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Avoid Fastify's reply.raw and reply.hijack Despite Being A Powerful HTTP Streams Tool

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How to harness the power of streams in Fastify web applications without resorting to raw HTTP replies via reply.raw and reply.hijack().

As web developers, we often encounter situations where we need fine-grained control over the HTTP request and response process. It might be about handling large file uploads, implementing real-time features, or building proxy servers. Either way, having the ability to manipulate data streams in real-time can be a game-changer and a powerful tool.

Fastify, the blazing-fast web framework for Node.js, exposes a powerful set of HTTP response APIs via reply.raw and reply.hijack() that allows us to take control of the HTTP stream. As they say though, with great power comes great responsibility.

In this article, we will explore what reply.hijack() is and why avoiding raw HTTP replies via reply.raw should be a last resort.

Understanding reply.raw

Fastify’s reply.raw grants developers access to the low-level API of Node.js’s underlying HTTP subsystem.

reply.raw is a method provided by Fastify that exposes the underlying Node.js http.ServerResponse object. This grants developers direct access to the low-level HTTP interface, allowing them to perform advanced operations and customization that go beyond the traditional abstractions offered by the framework.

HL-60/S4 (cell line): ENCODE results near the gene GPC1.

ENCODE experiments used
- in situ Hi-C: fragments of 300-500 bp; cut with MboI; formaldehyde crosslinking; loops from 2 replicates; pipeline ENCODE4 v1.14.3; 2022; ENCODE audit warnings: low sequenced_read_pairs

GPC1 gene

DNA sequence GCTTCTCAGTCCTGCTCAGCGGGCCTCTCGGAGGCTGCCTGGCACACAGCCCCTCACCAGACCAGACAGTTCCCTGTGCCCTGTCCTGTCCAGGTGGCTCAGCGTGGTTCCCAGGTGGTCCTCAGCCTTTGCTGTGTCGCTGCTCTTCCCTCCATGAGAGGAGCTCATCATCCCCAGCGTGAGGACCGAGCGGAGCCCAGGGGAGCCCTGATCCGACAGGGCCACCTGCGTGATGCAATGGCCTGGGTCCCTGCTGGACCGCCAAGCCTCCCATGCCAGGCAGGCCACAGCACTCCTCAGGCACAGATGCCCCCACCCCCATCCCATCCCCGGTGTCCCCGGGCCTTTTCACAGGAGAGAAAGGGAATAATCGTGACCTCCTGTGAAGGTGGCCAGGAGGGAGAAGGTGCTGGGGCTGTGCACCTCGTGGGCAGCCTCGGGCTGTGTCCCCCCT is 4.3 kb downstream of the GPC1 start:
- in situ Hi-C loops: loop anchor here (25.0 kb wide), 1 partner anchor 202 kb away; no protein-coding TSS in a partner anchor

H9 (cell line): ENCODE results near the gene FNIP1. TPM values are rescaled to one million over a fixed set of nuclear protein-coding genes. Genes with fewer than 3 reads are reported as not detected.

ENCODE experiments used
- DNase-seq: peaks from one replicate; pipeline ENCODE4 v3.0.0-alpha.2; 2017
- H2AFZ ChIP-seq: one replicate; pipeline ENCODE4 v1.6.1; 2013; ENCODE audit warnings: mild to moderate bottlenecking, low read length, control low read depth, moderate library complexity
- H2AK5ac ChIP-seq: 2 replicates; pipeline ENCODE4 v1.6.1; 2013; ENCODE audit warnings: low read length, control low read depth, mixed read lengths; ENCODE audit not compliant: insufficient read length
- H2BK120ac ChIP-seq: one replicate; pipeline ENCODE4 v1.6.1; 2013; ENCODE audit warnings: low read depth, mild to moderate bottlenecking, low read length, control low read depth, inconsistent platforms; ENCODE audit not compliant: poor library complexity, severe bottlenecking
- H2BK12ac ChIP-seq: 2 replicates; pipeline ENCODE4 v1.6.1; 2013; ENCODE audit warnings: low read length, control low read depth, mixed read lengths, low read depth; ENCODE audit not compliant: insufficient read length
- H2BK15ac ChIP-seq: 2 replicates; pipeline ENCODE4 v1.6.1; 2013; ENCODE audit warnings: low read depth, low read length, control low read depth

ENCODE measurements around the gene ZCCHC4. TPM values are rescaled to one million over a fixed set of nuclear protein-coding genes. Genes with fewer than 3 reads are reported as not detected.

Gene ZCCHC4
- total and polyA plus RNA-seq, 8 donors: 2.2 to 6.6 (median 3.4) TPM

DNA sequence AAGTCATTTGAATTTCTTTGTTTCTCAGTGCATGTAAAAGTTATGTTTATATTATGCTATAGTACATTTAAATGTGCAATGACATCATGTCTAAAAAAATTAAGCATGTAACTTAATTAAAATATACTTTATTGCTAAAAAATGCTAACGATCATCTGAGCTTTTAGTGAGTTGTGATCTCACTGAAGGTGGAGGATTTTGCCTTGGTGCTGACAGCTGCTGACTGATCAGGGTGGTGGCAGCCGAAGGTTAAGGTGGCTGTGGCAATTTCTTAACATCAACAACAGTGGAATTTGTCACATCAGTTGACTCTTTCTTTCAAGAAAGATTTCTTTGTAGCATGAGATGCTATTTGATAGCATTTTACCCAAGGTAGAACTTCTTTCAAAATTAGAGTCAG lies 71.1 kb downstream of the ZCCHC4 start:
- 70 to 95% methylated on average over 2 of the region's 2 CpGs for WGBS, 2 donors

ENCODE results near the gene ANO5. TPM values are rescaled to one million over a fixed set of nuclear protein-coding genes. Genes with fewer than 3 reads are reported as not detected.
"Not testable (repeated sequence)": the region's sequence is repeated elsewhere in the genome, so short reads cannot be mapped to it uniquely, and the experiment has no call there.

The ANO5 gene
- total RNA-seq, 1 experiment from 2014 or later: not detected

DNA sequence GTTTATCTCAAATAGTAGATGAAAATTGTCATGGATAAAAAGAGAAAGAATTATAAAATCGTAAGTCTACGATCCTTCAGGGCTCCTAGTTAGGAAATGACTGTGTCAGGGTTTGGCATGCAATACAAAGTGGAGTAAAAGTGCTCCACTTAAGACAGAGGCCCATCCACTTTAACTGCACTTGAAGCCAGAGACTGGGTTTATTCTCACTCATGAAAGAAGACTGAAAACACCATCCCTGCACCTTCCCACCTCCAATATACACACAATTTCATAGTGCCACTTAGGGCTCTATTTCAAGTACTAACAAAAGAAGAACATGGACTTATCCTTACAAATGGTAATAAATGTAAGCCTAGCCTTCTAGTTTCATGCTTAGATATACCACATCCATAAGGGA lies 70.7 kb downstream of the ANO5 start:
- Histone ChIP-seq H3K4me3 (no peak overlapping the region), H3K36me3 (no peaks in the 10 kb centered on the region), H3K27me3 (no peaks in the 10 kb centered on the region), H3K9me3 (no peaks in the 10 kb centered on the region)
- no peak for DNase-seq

Other reasons developers might turn to Fastify’s reply.raw could be to gain the ability to manipulate headers, handle data streams directly, and perform other low-level operations. This level of control is particularly valuable in scenarios where precise optimizations, customization, or integration with other Node.js libraries are necessary.

Raw HTTP replies use-case: Server-Sent Events

One practical use-case where reply.raw shines is in implementing Server-Sent Events (SSE). SSE enables servers to push real-time updates to clients over a single HTTP connection. With reply.raw, we can effortlessly stream events to clients in a controlled and optimized manner.

Let’s consider an example:

fastify.get('/stream', async (request, reply) => {
  const { res } = reply.raw;
  res.setHeader('Content-Type', 'text/event-stream');
  res.setHeader('Cache-Control', 'no-cache');
  res.setHeader('Connection', 'keep-alive');
  res.write('data: Welcome!\n\n');
  // Send a new event every second
  setInterval(() => {
    res.write(`data: Event ${Date.now()}\n\n`);
  }, 1000);

What is reply.hijack()?

Let’s dive deeper into raw HTTP replies in Fastify web applications and meet reply.hijack().